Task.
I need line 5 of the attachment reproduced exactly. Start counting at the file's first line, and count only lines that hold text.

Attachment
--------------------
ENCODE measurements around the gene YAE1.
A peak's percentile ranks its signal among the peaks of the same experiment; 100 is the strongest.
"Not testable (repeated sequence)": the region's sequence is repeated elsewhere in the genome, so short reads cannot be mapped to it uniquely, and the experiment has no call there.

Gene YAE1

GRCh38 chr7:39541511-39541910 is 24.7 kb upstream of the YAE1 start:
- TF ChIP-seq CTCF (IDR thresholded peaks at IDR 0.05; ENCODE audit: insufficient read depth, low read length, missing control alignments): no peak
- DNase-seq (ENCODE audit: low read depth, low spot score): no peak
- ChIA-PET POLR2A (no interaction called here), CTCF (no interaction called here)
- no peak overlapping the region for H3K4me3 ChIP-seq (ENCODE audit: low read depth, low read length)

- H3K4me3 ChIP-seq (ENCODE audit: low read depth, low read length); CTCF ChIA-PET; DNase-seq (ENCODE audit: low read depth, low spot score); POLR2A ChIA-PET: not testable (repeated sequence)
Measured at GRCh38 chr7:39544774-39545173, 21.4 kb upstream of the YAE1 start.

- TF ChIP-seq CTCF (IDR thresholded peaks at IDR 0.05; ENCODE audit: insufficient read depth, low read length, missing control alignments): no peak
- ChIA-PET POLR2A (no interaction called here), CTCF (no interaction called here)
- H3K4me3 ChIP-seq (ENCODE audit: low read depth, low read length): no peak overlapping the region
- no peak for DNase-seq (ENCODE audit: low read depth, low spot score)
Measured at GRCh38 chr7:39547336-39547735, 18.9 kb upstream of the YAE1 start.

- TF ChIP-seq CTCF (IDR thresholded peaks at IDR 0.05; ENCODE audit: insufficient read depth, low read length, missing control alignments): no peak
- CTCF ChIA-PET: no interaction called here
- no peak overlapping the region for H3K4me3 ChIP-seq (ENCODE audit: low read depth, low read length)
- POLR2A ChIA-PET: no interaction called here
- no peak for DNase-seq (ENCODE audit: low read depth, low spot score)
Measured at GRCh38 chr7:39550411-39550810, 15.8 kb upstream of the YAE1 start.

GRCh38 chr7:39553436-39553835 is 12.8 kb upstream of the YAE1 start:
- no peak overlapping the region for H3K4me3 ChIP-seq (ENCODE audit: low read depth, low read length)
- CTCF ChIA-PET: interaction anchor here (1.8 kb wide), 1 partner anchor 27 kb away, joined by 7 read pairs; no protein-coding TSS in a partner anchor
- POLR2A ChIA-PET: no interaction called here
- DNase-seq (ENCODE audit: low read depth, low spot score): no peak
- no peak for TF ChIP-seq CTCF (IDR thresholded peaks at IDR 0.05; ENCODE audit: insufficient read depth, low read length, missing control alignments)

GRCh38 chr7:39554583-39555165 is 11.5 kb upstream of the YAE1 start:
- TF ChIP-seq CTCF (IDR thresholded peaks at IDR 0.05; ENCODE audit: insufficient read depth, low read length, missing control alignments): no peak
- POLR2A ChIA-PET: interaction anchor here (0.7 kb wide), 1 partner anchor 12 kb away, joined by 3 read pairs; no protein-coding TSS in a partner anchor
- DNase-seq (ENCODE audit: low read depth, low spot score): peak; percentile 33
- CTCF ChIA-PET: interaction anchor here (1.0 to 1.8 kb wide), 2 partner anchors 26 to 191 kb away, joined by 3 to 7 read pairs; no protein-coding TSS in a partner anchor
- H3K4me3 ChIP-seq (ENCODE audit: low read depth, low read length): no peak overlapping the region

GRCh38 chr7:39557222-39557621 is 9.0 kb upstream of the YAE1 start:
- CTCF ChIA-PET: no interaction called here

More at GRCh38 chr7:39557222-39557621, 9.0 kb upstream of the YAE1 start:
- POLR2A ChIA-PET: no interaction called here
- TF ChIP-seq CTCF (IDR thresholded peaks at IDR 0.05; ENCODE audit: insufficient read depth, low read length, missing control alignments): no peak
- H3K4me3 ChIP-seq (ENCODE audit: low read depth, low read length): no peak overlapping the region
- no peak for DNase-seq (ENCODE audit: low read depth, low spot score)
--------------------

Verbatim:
GRCh38 chr7:39541511-39541910 is 24.7 kb upstream of the YAE1 start: